Recently, Amorelle joined a wraparound program that creates a safe team using adults in the community, such as teachers and church leaders. Amorelle visits with a counselor and is striving to develop skills to be able to be independent. During one such meeting, the counselor suggested that Amorelle could benefit from a psychiatric service dog. The dog could provide stability and comfort, as well as a way to help her determine what is real.
Rochelle Perales knew this would not be possible as she had already quit her job in order to be at home with Amorelle on the days she needed it, and her husband had recently been given a pay cut. The family's finances were tight, and they were forced to move in with Rochelle's parents.
Amorelle created a video and a GoFundMe page to try and raise money for the service dog, but didn't believe anyone would help her raise money. Shortly after she posted it, however, friends, ward members and strangers began to donate money.
Madeline Hansen, a young woman in Amorelle's ward, was aware of the GoFundMe and decided to do her own fundraiser to help raise money for Amorelle.
"She’s such a sweet girl, and for someone to have to deal with (it) is just terrible, so I’ve always kind of felt like I wanted to do something," Hansen said. "So then when I heard that she was trying to raise money for a service dog I really wanted to help her find a way to get her goal."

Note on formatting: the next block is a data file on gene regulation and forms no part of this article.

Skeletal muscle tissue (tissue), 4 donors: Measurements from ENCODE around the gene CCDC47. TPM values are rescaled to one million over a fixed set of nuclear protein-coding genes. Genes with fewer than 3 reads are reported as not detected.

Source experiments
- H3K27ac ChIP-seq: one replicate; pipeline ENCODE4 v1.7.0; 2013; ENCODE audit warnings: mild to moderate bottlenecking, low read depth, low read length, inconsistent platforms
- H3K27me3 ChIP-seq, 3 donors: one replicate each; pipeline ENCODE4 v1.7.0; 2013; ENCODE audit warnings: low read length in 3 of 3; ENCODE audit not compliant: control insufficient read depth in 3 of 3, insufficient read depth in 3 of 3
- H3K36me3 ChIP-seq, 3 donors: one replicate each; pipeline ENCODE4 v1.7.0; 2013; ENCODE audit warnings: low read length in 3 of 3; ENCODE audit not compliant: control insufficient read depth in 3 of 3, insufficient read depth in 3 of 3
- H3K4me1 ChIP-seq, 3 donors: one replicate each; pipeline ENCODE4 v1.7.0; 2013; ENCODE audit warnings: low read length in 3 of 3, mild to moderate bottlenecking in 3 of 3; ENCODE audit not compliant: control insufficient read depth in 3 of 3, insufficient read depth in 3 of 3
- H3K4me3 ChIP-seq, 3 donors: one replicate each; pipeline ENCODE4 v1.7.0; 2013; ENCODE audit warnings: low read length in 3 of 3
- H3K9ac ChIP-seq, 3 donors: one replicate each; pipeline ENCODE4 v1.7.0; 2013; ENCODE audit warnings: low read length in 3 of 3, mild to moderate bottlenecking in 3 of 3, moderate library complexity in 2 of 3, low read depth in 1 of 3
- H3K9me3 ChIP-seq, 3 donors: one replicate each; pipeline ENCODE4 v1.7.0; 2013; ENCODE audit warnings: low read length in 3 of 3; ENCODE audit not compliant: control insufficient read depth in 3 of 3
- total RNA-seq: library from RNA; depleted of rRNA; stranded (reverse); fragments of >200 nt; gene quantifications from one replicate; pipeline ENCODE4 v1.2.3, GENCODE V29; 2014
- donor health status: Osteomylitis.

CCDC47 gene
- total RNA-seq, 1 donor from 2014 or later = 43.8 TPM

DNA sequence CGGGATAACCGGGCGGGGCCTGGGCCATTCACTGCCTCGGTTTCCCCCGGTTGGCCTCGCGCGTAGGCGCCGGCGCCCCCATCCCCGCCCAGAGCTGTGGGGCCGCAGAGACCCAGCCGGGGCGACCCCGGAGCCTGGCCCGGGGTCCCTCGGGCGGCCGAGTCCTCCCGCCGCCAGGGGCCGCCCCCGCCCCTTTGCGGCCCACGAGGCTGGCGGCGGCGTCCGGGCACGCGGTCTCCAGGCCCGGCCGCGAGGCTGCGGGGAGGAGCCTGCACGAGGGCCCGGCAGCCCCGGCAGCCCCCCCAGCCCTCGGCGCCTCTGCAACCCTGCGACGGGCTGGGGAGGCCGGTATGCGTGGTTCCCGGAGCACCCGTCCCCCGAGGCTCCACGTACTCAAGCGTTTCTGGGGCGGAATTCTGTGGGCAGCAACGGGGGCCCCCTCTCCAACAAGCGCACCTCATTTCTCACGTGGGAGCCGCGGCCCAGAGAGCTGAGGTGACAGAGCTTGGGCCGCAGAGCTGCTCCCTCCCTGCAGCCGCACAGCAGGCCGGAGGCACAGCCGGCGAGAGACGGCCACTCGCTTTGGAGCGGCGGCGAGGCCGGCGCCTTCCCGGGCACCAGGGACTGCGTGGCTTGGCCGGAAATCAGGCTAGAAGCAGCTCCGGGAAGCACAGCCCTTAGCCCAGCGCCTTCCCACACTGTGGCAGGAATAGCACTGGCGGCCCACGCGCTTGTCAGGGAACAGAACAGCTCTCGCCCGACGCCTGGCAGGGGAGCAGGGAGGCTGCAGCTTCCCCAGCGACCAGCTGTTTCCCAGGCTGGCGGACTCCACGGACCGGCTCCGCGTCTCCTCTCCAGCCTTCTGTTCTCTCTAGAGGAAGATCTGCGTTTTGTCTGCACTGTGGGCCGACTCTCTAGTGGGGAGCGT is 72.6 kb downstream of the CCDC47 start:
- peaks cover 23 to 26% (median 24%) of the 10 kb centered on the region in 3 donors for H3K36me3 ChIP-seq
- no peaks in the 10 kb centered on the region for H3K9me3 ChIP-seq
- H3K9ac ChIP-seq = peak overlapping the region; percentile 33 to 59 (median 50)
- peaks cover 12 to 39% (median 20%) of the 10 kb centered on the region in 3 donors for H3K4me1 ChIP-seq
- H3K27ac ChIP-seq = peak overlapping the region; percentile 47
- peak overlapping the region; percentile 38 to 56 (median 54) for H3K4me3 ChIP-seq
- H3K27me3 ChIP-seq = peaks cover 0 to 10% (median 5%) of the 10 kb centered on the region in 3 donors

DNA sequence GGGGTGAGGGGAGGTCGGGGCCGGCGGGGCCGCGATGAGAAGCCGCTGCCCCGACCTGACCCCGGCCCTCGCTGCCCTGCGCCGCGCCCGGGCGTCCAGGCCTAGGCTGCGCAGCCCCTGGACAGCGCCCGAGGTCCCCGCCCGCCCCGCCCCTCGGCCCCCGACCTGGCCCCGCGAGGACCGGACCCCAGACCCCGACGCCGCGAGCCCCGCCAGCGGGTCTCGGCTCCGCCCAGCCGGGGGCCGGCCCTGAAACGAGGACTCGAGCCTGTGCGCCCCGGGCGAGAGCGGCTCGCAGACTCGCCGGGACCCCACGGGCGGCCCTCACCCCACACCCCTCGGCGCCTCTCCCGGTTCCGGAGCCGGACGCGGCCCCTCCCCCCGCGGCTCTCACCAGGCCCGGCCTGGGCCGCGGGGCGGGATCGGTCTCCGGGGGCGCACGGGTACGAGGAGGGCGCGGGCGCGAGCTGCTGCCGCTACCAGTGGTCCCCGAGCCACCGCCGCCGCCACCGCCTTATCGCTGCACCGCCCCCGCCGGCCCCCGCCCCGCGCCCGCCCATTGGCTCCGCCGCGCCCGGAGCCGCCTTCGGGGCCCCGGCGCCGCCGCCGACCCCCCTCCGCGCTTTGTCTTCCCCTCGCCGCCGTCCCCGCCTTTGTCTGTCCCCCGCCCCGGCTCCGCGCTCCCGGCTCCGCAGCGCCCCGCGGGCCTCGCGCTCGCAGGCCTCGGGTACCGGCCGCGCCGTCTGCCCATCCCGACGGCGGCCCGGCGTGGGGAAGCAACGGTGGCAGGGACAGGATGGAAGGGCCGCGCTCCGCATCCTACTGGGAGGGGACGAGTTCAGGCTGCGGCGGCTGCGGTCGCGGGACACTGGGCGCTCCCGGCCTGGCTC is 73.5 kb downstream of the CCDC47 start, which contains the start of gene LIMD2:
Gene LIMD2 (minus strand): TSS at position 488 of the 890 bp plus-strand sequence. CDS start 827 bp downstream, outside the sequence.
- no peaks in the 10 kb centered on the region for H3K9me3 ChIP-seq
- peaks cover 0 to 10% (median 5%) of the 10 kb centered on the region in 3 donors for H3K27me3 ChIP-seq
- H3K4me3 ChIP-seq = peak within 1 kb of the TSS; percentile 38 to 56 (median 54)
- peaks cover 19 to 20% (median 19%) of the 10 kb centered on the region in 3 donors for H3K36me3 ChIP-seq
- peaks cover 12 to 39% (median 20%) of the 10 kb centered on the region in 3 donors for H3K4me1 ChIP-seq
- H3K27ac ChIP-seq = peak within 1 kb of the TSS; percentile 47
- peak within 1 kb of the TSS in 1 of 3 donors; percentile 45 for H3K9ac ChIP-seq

Hansen, along with her family, made stained glass ornaments, candy stocking stuffers and necklaces that they posted for sale on their social media accounts. Hansen also contacted others in her ward and encouraged them to do the same.
"I feel like if I was going through what she was going through, I’d just be a grumpy person all the time, but even with all that’s going on, she’s still happy and kind and she doesn’t take her situation out on anyone else," Hansen said. "I’m kind of shy, I’m not super outgoing, so normally I just keep to myself. But definitely looking at the Savior’s example and how he befriended everyone, and loved everyone no matter who they were — he went out of his way to show that love — has helped me to feel more comfortable going out of my way to show love for others and just befriend people."
Hansen's efforts raised nearly $1,000, bringing Amorelle's GoFundMe total to $4,400. They have a goal of $6,000.
"I was really shocked everyone was pitching in and helping," Amorelle said. "I kind of didn’t think that anybody really understood or really cared, but this really opened my eyes and now I can see that people do really care. I’m just really, really happy. I didn’t know that this was possible."
Although Rochelle Perales never thought she would have a daughter with a mental illness and has had to learn and grow herself because of this trial, she expressed her love and admiration for Amorelle's ability to handle hard things.
"I’m proud of her for hanging on, for never losing that faith," Perales said. "When things were the darkest for her, and they still are sometimes, she just keeps praying and holds onto the faith that eventually it’s not going to be so bad."